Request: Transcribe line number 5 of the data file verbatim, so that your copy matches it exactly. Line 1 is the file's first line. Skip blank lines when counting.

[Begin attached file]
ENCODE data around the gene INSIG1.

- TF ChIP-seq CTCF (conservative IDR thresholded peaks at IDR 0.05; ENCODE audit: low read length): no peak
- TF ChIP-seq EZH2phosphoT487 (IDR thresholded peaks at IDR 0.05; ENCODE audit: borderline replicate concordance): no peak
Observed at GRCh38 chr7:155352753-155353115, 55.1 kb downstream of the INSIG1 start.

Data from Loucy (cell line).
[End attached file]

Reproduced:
Data from Loucy (cell line).